She also possesses Daisy’s American “fuck You, Jack” rebellious streak, what use to be called, moxie. It’s Daisy’s American “fuck You, Jack” quality that makes her reject Mrs. Walker’s (Eileen Brennan) demand to fall in line and get in her society coach. It’s a decision that effectively ends Daisy’s life in English expatriate Roman high society, and ultimately leads to her death.
Shepherd demonstrates that same American “fuck you, Jack” spirit by taking on Henry James’ heroine in a lavish starring vehicle for herself directed by her boyfriend.
Both Miller and Shepherd share a consequences be damned type of moxie. But where the moxie in Daisy leads to tragedy as the story progresses, Shepherd, after a settling in period during the first fifteen minutes, grows into the role (even Pauline Kael begrudgingly admitted this. Something you could never imagine her doing for others of Shepherd’s ilk like Ali McGraw or Candice Bergen).
In Bogdanovich’s telling, Daisy’s fate is sudden, and we have an emotional reaction to both its abruptness, and it’s callousness. And that reaction is earned by Cybill Shepherd’s affinity with Daisy Miller.
The ending leaves us shocked and sad at its conclusion over the fate of a character you’re really never sure you liked. The conclusion also contains a real life sad resonance. And that’s the sad fate of the films male lead Barry Brown, playing the American Frederick Winterbourne, who chases after Daisy and tells her story to us.
Barry Brown was a young actor who emerged in the late sixties – early seventies, popping up on Mod Squad & Ironside, and small parts in movies like Philip Kaufman’s The Great Northfield Minnesota Raid. He was also, along with Jeff Bridges and Rob Reiner, one of the ‘frady cat white kids bussed to the scary black high school in Paul Bogart’s Halls of Anger.
He was an Andrew Prine-type of young leading man. Skinny, handsome, sensitive, and soft. A male ingénue. But in 1972 Robert Benton cast him opposite Jeff Bridges in his western directorial debut Bad Company.
Brown and Bridges proved a great team. Bridges, all raw boned American boy masculinity, and Brown, his sensitive and intellectual counterpart.
Then Bogdanovich cast him as Winterbourne in Daisy Miller, the films real lead, and our witness to Daisy’s comings and goings. Peter had his problems with Brown (mostly due to alcohol), but no matter, it’s still one of the finest performances in all of Bogdanovich’s filmography.
Shepherd’s biggest hurdle is fighting against her natural modernness. But that’s okay, because to the world that Daisy Miller tries to cavort in she’s considered outlandishly modern, when modern wasn’t considered a good thing.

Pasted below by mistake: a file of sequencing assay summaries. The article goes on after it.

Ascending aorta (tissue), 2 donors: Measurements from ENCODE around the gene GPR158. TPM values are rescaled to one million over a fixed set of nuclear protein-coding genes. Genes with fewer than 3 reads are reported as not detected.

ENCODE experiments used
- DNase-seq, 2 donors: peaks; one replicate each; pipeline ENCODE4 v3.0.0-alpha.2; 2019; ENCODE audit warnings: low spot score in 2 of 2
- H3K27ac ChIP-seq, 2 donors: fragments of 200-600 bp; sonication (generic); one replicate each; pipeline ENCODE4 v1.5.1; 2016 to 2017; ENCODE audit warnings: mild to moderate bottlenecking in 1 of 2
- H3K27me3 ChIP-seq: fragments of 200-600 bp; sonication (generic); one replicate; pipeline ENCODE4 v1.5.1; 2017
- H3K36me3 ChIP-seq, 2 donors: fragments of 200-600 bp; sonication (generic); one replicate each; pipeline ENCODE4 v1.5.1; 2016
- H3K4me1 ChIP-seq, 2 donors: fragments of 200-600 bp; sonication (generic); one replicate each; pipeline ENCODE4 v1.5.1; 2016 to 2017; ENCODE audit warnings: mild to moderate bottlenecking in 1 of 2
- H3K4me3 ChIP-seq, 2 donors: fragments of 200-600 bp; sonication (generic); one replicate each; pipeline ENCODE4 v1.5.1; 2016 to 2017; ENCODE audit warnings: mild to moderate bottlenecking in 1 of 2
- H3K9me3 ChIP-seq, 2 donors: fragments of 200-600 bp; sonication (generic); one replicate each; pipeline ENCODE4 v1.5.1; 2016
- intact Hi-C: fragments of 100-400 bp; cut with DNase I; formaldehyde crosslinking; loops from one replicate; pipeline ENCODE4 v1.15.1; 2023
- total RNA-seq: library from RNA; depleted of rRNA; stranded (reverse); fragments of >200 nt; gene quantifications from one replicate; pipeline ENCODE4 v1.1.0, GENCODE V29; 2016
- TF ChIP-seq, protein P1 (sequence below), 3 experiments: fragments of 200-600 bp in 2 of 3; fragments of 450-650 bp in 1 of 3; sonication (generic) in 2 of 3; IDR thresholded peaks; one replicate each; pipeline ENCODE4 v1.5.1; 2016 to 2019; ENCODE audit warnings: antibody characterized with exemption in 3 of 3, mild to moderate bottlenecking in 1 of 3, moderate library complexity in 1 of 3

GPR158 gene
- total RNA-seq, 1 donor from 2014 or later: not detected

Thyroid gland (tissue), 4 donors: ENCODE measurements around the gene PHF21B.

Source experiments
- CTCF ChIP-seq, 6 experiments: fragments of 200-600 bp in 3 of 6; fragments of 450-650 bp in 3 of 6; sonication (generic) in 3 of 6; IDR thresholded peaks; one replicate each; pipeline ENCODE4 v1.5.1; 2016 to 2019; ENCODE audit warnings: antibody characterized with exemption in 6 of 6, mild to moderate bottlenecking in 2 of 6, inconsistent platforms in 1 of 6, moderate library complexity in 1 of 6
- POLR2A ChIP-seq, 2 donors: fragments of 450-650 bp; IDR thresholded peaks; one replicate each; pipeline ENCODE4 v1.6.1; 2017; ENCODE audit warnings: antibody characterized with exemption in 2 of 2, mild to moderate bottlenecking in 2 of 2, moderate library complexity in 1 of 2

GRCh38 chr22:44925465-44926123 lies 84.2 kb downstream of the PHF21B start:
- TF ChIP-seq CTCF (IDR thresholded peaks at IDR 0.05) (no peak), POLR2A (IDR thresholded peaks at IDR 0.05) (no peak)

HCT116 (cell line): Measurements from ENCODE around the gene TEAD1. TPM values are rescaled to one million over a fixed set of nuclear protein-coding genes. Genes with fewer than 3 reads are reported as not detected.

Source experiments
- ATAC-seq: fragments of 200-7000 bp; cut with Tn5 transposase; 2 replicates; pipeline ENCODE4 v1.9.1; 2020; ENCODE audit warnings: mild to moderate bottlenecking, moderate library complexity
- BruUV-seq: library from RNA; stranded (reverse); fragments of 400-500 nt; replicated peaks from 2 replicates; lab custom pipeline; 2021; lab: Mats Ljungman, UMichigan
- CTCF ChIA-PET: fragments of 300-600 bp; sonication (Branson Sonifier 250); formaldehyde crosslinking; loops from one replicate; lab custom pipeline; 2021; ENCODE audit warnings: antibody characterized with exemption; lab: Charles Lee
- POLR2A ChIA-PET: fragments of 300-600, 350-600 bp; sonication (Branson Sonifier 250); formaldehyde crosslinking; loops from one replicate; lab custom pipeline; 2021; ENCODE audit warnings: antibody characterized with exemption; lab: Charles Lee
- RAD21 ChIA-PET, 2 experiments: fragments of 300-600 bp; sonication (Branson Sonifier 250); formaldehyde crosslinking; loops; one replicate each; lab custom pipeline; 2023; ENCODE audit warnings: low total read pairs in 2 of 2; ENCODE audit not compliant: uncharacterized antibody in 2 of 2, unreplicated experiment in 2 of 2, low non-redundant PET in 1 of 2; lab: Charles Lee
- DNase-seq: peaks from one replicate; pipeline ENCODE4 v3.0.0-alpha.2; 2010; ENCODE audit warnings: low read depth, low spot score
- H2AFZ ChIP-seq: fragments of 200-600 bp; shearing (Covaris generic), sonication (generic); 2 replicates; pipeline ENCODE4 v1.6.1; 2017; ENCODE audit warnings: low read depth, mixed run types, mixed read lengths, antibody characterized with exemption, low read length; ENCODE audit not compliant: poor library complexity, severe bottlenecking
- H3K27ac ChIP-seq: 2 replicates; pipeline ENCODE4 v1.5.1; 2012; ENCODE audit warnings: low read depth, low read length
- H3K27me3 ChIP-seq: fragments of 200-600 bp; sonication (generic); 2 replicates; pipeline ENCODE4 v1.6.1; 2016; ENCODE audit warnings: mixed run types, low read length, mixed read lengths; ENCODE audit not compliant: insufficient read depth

But Shepherd partly gets away with it because Barry Brown, along with Eileen Brennan, is the most era appropriate actor in the film. He enters the movie like he stepped out of a Chagall painting to start the story. A painting he will return to when the story’s over.
We watch Daisy yank Winterbourne’s leash, and we watch him hop. We watch him try to breathlessly keep up with Daisy and never quite succeed.
We watch him be enchanted by her liberated spirit…till he’s not.
And then we watch him betray her.
And it’s only in that final end shot that the loss and the cost of that betrayal is felt so devastatingly by both us and Winterbourne.
What did it all mean?
What was Daisy to him, and what will she be?
Will she just turn into a story he tells? How will Daisy fare in that story? Who will Winterbourne be in that story? Is Winterbourne the only one, save her mother and her brother, to care enough to tell Daisy’s story?
The question Barry Brown’s performance asks the audience to contemplate is will Winterbourne be haunted by his encounter with Daisy Miller? Or will her memory become insignificant over time?
After Daisy Miller, Brown never received anymore leads in Studio movies (but he is the star of a tremendously entertaining ski thriller directed by Robert Butler called The Ultimate Thrill, that we’ve shown in the past at The New Beverly and will show again in the future). But for the most part Brown returned to television in the late seventies doing guest shots on TV programs like Barnaby Jones & Police Woman. And he makes a cool appearance in Joe Dante’s Jaws rip off for New World Pictures Piranha.
Then, the year of that film’s release, at the age of twenty-seven, Barry Brown took his own life. Turning all of us who liked Barry Brown, when we watch the end of Daisy Miller, into a bit like Winterbourne.
Who was Barry Brown?
What did it all mean?
Am I the only one who remembers Barry Brown?
Am I enough?